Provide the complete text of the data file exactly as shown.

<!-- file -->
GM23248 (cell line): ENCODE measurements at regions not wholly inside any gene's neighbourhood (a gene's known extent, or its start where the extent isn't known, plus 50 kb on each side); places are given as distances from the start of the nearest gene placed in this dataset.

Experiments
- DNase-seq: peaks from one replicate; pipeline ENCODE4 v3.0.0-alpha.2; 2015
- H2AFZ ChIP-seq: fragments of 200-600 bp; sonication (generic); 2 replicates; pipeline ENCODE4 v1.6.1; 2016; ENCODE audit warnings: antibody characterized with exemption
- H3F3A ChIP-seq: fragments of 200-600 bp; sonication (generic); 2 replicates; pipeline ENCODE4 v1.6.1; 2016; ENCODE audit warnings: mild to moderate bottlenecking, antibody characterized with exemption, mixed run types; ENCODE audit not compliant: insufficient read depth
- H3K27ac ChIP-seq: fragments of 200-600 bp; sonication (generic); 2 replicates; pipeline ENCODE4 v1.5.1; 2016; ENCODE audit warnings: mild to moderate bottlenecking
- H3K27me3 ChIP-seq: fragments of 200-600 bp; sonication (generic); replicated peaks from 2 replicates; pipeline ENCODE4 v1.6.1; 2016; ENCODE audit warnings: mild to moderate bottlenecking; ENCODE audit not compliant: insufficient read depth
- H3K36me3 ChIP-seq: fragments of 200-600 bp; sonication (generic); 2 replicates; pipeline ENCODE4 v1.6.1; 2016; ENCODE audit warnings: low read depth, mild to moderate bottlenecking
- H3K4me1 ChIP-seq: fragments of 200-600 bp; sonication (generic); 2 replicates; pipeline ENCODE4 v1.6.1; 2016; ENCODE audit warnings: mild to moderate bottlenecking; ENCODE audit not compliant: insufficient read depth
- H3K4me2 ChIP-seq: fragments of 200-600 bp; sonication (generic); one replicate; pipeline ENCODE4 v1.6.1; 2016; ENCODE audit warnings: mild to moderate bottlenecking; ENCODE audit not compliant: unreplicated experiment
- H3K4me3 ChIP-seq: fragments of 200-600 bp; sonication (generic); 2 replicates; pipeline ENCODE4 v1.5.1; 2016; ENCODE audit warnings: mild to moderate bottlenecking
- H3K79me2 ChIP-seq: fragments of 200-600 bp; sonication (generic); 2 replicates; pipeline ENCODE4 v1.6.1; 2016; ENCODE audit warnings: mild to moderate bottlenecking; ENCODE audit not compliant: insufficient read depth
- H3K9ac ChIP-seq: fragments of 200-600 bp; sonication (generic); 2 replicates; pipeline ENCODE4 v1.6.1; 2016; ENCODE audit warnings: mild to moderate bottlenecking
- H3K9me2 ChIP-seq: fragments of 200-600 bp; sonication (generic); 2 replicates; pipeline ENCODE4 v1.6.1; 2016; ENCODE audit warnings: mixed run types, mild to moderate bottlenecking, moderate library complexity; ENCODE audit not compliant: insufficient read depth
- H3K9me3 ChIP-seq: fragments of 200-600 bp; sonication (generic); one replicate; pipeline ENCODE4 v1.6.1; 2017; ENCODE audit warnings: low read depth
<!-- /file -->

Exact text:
GM23248 (cell line): ENCODE measurements at regions not wholly inside any gene's neighbourhood (a gene's known extent, or its start where the extent isn't known, plus 50 kb on each side); places are given as distances from the start of the nearest gene placed in this dataset.

Experiments
- DNase-seq: peaks from one replicate; pipeline ENCODE4 v3.0.0-alpha.2; 2015
- H2AFZ ChIP-seq: fragments of 200-600 bp; sonication (generic); 2 replicates; pipeline ENCODE4 v1.6.1; 2016; ENCODE audit warnings: antibody characterized with exemption
- H3F3A ChIP-seq: fragments of 200-600 bp; sonication (generic); 2 replicates; pipeline ENCODE4 v1.6.1; 2016; ENCODE audit warnings: mild to moderate bottlenecking, antibody characterized with exemption, mixed run types; ENCODE audit not compliant: insufficient read depth
- H3K27ac ChIP-seq: fragments of 200-600 bp; sonication (generic); 2 replicates; pipeline ENCODE4 v1.5.1; 2016; ENCODE audit warnings: mild to moderate bottlenecking
- H3K27me3 ChIP-seq: fragments of 200-600 bp; sonication (generic); replicated peaks from 2 replicates; pipeline ENCODE4 v1.6.1; 2016; ENCODE audit warnings: mild to moderate bottlenecking; ENCODE audit not compliant: insufficient read depth
- H3K36me3 ChIP-seq: fragments of 200-600 bp; sonication (generic); 2 replicates; pipeline ENCODE4 v1.6.1; 2016; ENCODE audit warnings: low read depth, mild to moderate bottlenecking
- H3K4me1 ChIP-seq: fragments of 200-600 bp; sonication (generic); 2 replicates; pipeline ENCODE4 v1.6.1; 2016; ENCODE audit warnings: mild to moderate bottlenecking; ENCODE audit not compliant: insufficient read depth
- H3K4me2 ChIP-seq: fragments of 200-600 bp; sonication (generic); one replicate; pipeline ENCODE4 v1.6.1; 2016; ENCODE audit warnings: mild to moderate bottlenecking; ENCODE audit not compliant: unreplicated experiment
- H3K4me3 ChIP-seq: fragments of 200-600 bp; sonication (generic); 2 replicates; pipeline ENCODE4 v1.5.1; 2016; ENCODE audit warnings: mild to moderate bottlenecking
- H3K79me2 ChIP-seq: fragments of 200-600 bp; sonication (generic); 2 replicates; pipeline ENCODE4 v1.6.1; 2016; ENCODE audit warnings: mild to moderate bottlenecking; ENCODE audit not compliant: insufficient read depth
- H3K9ac ChIP-seq: fragments of 200-600 bp; sonication (generic); 2 replicates; pipeline ENCODE4 v1.6.1; 2016; ENCODE audit warnings: mild to moderate bottlenecking
- H3K9me2 ChIP-seq: fragments of 200-600 bp; sonication (generic); 2 replicates; pipeline ENCODE4 v1.6.1; 2016; ENCODE audit warnings: mixed run types, mild to moderate bottlenecking, moderate library complexity; ENCODE audit not compliant: insufficient read depth
- H3K9me3 ChIP-seq: fragments of 200-600 bp; sonication (generic); one replicate; pipeline ENCODE4 v1.6.1; 2017; ENCODE audit warnings: low read depth